On the other hand, don’t Asians deserve to be as vapid, materialistic and performative as the Kardashians? The idea that representation should only consist of more palatable behavior implies that racism is caused by unsavory behavior. It is a slippery slope to victim-blaming and contributes to the model minority myth. So is representation of Asians behaving boldly, rudely and wastefully subversive enough to be good for the American psyche? I don’t know.
The series’ premise is to unabashedly spotlight a real-life version of “Crazy Rich Asians,” the 2018 blockbuster that grossed over $238 million worldwide. Fortunately, “Bling Empire” is not focused solely on the Chiu family.
The full cast consists of more endearing characters, including model Kevin Kreider, whose videos about struggling as a Korean adoptee in a white community and redefining Asian masculinity gained him a sizable following prior to the show. Kreider narrates the series and represents the naïve one with the heart of gold stumbling around unfamiliar society while others tease him for his lack of couture fashion sense and a lavish lifestyle. Unlike fictional protagonist Rachel Chu in “Crazy Rich Asians,” Kreider is intentional in his efforts to join the elite inner circle. He absorbs all the teasing to gain acceptance. Throughout the show, he attempts to woo producer Kelly Mi Li in what can be read as a campaign to replace her current kept man.
“If you can’t be rich,” he says, “at least have rich friends.”
Kreider’s search for his birth parents and anxiety around how his adoptive parents will react is meaningful representation. The show’s inclusion of an Asian adoptee perspective, an essential narrative in the discourse about the Asian diaspora, should be applauded.
The show’s inclusion of an Asian adoptee perspective, an essential narrative in the discourse about the Asian diaspora, should be applauded.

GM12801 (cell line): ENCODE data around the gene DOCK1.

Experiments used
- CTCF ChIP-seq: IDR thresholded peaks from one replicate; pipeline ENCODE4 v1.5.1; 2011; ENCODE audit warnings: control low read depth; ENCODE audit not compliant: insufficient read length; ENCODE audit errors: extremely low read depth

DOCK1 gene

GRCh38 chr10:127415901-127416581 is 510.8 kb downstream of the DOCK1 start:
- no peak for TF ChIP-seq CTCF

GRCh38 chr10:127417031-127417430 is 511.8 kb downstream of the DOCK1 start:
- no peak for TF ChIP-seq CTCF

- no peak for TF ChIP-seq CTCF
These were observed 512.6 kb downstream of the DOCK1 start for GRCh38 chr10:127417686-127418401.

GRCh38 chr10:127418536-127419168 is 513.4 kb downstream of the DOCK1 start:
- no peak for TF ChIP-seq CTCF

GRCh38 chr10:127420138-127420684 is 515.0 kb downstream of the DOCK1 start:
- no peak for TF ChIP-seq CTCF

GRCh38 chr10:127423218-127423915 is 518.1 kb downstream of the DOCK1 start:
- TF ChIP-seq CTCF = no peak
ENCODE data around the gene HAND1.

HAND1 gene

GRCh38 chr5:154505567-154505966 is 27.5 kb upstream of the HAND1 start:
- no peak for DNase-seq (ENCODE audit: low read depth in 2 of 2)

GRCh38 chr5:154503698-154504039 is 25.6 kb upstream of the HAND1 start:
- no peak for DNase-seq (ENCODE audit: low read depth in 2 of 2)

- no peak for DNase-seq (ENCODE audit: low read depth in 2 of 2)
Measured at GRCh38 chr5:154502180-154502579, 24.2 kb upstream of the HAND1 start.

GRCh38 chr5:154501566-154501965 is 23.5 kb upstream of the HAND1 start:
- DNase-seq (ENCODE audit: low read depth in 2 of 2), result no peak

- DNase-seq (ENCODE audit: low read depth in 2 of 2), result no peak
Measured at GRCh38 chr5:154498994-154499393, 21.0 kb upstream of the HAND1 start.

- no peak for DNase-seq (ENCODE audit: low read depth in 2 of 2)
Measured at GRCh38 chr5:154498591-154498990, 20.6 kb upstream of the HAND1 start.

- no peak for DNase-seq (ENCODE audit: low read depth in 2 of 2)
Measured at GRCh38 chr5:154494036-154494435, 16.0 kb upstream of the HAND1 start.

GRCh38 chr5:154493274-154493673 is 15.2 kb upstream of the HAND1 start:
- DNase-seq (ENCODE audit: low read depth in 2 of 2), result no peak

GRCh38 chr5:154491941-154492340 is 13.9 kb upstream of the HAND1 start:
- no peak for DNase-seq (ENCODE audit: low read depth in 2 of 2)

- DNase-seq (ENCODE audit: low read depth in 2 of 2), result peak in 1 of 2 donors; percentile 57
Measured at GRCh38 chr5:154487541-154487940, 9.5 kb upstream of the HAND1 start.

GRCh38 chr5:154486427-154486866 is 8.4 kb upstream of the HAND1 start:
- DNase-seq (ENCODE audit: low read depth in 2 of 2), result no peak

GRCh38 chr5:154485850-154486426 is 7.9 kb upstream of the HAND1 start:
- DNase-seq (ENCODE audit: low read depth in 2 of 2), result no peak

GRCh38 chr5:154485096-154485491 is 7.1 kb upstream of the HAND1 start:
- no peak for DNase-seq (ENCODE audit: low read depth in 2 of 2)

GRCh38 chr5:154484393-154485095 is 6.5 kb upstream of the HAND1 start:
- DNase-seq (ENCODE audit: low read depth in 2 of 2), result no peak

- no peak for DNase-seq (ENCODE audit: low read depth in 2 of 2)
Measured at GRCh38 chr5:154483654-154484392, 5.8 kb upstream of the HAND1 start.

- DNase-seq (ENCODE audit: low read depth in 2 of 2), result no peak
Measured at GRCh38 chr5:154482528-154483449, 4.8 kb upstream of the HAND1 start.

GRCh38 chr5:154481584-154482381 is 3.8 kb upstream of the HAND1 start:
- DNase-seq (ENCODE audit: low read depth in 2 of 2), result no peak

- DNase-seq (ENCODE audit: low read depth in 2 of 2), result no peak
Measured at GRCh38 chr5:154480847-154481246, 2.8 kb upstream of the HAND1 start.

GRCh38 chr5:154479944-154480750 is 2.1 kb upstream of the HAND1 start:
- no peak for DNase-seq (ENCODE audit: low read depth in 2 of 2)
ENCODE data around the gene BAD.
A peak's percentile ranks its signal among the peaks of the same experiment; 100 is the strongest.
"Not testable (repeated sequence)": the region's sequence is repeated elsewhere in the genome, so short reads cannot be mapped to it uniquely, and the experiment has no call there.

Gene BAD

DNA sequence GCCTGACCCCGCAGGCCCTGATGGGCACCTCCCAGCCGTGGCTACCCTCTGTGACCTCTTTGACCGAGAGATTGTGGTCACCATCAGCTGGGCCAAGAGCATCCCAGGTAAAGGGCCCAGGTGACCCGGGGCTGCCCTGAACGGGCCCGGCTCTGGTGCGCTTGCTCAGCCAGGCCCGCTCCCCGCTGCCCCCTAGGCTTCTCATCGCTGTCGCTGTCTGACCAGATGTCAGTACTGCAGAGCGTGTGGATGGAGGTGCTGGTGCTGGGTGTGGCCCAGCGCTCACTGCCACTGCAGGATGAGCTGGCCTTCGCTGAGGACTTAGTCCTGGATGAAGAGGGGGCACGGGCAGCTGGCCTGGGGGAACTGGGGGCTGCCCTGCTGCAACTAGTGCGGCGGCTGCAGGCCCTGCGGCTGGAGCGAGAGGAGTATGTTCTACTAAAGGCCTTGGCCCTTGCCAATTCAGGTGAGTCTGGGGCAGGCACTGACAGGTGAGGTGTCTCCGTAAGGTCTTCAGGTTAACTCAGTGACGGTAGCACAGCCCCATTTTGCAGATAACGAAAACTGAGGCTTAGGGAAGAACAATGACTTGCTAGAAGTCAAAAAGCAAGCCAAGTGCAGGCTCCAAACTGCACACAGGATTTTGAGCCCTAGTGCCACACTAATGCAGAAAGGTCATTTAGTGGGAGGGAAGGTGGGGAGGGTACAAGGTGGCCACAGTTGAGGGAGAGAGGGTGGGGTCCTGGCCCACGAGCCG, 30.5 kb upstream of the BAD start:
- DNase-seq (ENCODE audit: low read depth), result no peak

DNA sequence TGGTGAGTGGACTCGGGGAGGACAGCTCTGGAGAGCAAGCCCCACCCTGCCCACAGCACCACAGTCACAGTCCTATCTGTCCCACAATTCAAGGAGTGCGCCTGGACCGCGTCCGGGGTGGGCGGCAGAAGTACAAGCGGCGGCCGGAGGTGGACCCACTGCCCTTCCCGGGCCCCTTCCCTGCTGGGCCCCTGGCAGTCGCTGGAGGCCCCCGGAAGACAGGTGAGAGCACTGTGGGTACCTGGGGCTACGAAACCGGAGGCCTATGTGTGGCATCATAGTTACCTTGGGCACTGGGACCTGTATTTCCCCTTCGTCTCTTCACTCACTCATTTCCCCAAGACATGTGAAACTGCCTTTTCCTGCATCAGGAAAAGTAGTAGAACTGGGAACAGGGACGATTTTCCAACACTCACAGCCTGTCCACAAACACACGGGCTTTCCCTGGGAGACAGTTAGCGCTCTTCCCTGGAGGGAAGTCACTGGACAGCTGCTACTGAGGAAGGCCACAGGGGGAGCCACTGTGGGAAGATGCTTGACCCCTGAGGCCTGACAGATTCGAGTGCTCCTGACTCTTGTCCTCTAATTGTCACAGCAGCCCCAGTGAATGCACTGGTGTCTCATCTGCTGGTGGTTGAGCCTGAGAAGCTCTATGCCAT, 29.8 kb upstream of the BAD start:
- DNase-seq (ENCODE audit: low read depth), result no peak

Similarly socially significant is the show’s depiction of Li’s destructive relationship. Li is not only a cast member, but a powerhouse entrepreneur and the show’s producer. “Bling Empire” wouldn’t have been created without her, yet she appears to continue to accept verbal and emotional mistreatment from her partner. She is a reminder that no matter how strong or successful a person is, they can be susceptible to toxic patterns. The show believably captures moments of vulnerability and shame from the couple, which may help audiences understand why loved ones, or maybe themselves, stay in or lie to cover up such relationships.
The social consciousness of “Bling Empire” peaks in episode seven, when Kreider and his friend Kane Lim go to Charleston, South Carolina. They encounter a small protest and join people holding an American flag and a “Make racism wrong again” sign opposite a pickup truck displaying a much larger Confederate flag. Though they make light of the moment, it was the show’s only acknowledgement of America’s ongoing political and social unrest.
The two friends go on to investigate a stranger’s apartment, looking in their windows, making me wonder if they could have done this safely if they were Black. Another episode shows the Russian and Japanese heiress Anna Shay and friends ignoring police officers’ orders to move their hoverboards onto the sidewalk on Rodeo Drive. Instead, the police escort their ride to the end of the street. Perhaps the allowance was made because of the camera crew, but the occurrence further delineates the inequality of the American justice system.
The show is not intended to be a hard-hitting docuseries — I get that. But releasing a show celebrating opulence when Americans — and Asian Americans in particular — are experiencing such high unemployment rates feels like a giant middle finger to the community it supposedly represents.